Ahhh Colombia! Famous for its delicious coffee and more recently the hit TV series Narcos, which wowed us with its stunning landscapes and extraordinary historic re-telling of this country’s colourful past. This destination is less famous for it’s array of incredible cycling routes and its claim on the world’s longest climb, the daunting 52 mile, Altro de Letras. Having led cycling tours here for several years, we’d like to think that, along with Colombian born pro-rider Nairo Quintana (2014’s Giro D’ Italia winner and twice runner up of the TDF), we’re certainly ahead of the pack in checking out this incredible cycling hotspot. So, when the Financial Times came knocking, looking to take on this epic route for themselves, we jumped at the opportunity to share one of our favourite long-haul road tours with a new pack of keen adventurous travellers…
Taking on this cycling holiday on the FT’s behalf, journalist and keen marathon runner, Adharanand Finn, felt this was the challenge for him in 2016. Whilst nothing could quite prepare him for the task at hand, our road specialist and fellow Colombian cycling advocate David Hall was on hand to keep him safe and smiling thew whole way. So, with his cleats, lycra and eager enthusiasm in tow, he took to the challenge like a real pro and proved that this destination has plenty to offer those who are up for a true cycling test. Want to find out how he got on? See his write up below:
At some point halfway to the sky, you realise you’re going to make it. You’ve come too far to turn back. The day still has enough light. All you have to do is keep pedalling.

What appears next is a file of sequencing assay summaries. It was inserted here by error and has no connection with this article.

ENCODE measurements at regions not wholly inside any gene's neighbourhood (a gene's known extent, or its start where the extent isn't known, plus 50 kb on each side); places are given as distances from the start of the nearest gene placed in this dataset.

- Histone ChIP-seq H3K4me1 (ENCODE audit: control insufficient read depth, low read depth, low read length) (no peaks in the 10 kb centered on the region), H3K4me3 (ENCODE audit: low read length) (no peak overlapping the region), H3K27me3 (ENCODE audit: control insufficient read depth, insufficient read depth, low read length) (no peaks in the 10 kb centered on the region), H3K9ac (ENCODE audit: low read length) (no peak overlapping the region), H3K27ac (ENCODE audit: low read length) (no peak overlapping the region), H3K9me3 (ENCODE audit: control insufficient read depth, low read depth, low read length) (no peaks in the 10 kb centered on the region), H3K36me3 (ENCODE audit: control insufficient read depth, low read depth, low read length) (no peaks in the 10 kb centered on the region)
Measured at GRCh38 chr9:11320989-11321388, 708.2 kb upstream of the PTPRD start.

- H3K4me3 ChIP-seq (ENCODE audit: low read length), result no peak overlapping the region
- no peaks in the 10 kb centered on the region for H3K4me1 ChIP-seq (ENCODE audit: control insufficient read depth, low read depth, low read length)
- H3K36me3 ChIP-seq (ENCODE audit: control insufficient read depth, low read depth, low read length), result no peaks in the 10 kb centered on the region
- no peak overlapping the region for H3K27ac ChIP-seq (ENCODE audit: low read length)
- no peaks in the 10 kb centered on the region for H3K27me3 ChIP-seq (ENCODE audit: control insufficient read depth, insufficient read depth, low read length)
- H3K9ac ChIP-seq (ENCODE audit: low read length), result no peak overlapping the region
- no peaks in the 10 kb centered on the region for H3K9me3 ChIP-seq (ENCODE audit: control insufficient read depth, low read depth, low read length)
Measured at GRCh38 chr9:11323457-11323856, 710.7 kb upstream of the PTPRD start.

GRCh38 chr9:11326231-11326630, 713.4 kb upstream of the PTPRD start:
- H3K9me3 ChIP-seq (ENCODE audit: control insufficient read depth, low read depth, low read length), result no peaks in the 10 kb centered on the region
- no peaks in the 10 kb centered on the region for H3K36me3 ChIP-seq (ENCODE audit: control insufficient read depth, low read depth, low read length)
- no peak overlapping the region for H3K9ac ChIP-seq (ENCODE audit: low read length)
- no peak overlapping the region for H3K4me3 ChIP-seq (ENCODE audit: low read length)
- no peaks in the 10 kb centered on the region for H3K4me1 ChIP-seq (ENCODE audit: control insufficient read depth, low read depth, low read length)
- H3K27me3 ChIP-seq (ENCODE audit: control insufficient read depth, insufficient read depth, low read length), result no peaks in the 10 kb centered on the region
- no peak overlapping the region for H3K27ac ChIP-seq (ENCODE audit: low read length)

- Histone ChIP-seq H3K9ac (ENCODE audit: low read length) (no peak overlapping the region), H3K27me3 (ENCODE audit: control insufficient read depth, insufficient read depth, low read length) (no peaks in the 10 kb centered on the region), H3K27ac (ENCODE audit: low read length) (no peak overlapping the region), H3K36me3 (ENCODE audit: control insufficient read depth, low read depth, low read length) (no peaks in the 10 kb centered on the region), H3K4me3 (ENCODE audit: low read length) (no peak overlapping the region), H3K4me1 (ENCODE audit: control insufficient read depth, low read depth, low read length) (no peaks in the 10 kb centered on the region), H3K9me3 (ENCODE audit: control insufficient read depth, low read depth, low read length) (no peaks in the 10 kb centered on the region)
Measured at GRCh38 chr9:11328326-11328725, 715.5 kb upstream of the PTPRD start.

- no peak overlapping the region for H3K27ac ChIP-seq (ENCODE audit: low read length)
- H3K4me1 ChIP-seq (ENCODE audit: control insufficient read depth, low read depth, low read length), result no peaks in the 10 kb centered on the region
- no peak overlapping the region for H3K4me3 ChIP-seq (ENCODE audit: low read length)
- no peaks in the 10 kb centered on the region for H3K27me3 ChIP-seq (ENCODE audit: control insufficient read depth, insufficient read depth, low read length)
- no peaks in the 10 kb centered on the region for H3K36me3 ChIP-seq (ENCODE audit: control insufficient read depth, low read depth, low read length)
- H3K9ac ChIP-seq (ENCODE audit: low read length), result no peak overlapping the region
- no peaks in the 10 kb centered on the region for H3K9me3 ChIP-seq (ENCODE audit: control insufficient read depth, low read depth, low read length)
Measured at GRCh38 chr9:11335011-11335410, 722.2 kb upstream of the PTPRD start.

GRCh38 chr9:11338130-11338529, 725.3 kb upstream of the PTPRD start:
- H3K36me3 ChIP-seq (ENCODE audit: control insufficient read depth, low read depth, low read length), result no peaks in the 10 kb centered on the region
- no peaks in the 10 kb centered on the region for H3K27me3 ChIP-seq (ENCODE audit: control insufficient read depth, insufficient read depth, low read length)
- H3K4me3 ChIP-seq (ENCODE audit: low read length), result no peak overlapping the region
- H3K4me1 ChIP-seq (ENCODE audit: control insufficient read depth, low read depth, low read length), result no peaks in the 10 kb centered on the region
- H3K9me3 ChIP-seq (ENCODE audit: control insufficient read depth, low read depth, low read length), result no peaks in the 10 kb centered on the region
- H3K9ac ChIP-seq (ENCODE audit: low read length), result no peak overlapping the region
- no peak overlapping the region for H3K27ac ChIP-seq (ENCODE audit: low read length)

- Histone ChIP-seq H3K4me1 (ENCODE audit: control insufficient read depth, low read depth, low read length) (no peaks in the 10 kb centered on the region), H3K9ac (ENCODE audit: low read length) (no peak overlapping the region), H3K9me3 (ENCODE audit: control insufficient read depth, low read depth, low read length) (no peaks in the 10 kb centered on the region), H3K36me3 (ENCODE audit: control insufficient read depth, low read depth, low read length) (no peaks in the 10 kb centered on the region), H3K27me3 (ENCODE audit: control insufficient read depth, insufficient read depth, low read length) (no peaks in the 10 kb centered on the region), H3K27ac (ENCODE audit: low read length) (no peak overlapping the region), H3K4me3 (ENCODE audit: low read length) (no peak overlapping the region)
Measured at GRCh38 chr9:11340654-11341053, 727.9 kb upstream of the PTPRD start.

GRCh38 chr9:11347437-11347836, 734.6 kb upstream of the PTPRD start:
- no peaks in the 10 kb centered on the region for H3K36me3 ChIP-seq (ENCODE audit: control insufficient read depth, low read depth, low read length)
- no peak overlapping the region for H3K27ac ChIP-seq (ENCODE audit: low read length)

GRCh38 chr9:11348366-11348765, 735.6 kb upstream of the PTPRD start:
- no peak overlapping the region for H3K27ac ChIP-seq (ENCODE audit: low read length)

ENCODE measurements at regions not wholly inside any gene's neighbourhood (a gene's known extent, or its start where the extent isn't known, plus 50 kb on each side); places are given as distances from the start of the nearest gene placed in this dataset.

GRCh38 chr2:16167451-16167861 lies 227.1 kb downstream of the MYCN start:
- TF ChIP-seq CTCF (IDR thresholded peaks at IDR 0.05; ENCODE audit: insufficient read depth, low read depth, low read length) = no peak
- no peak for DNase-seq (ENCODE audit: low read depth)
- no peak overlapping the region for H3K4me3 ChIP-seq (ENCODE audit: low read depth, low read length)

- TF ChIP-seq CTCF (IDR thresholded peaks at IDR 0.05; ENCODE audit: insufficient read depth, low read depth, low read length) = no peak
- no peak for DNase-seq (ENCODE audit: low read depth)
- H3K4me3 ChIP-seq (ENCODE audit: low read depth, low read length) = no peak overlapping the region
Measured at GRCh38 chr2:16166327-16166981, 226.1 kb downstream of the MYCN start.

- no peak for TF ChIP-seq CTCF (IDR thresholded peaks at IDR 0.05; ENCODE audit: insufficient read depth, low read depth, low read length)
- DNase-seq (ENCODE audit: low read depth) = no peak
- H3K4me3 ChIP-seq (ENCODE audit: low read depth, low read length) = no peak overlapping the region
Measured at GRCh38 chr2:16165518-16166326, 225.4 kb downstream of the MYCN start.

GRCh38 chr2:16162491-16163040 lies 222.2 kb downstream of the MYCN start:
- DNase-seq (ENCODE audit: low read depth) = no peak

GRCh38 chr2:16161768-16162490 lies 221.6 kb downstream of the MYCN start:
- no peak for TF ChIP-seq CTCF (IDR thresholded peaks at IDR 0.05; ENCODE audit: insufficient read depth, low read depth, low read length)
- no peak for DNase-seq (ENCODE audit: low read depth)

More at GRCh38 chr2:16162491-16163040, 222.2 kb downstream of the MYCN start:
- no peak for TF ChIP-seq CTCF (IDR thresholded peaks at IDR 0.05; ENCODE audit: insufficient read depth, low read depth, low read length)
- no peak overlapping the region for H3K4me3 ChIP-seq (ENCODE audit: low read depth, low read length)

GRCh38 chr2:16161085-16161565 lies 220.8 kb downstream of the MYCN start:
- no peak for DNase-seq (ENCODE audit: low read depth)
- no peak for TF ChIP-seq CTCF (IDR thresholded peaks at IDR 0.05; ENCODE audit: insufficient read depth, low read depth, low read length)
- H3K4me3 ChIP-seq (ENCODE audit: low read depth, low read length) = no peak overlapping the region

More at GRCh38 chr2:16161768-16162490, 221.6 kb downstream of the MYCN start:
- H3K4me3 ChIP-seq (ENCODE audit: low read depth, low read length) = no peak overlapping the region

Cycling the Alto de Letras, reputedly the longest climb in the cycling world, is a matter of bloody-minded persistence. The slope is rarely that steep, but it goes on and on. Sitting in a sun-baked café in the small town of Mariquita at 7am, munching on yuca bread and drinking cuploads of sugary tinto (black coffee), I chatted nervously with the other riders in our group — mostly British but with a couple of Canadians and one American. Our bikes glistened, lined up on the street outside; passers-by glanced in at us on their way to work.
“When it starts to get dark, if you’re still not at the top, we may have to ask you to stop,” explained our British guide, David Hall. “These roads can be dangerous to ride after dark.”
It seemed inconceivable so early in the morning that some of us might still be riding up the same hill come nightfall. But this was no ordinary hill. The road up the Alto de Letras climbs continuously for 82km, starting just under 500m above sea level and rising more than three vertical kilometres to an altitude of 3,692m.
The climb was the centrepiece of a six-day cycle tour from Bogotá to Medellín. It’s a varied, challenging route, crossing the three cordilleras of the Colombian Andes. This means you spend a lot of time going up or down. [Published in the Financial Times on 04 March, 2016)
Want to read the full article? Click here to find out more. Adharanand Finn joined one of the January departures for our long haul road cycling holiday Emerald Mountains in Colombia. Although he only stayed for 6 days, this is a 2 week experience covering a wide range of landscapes, sceneries and climbs, all of which give an amazing insight into an incredible corner of the world. For full details and to book on to this road cycling holiday for yourself click here.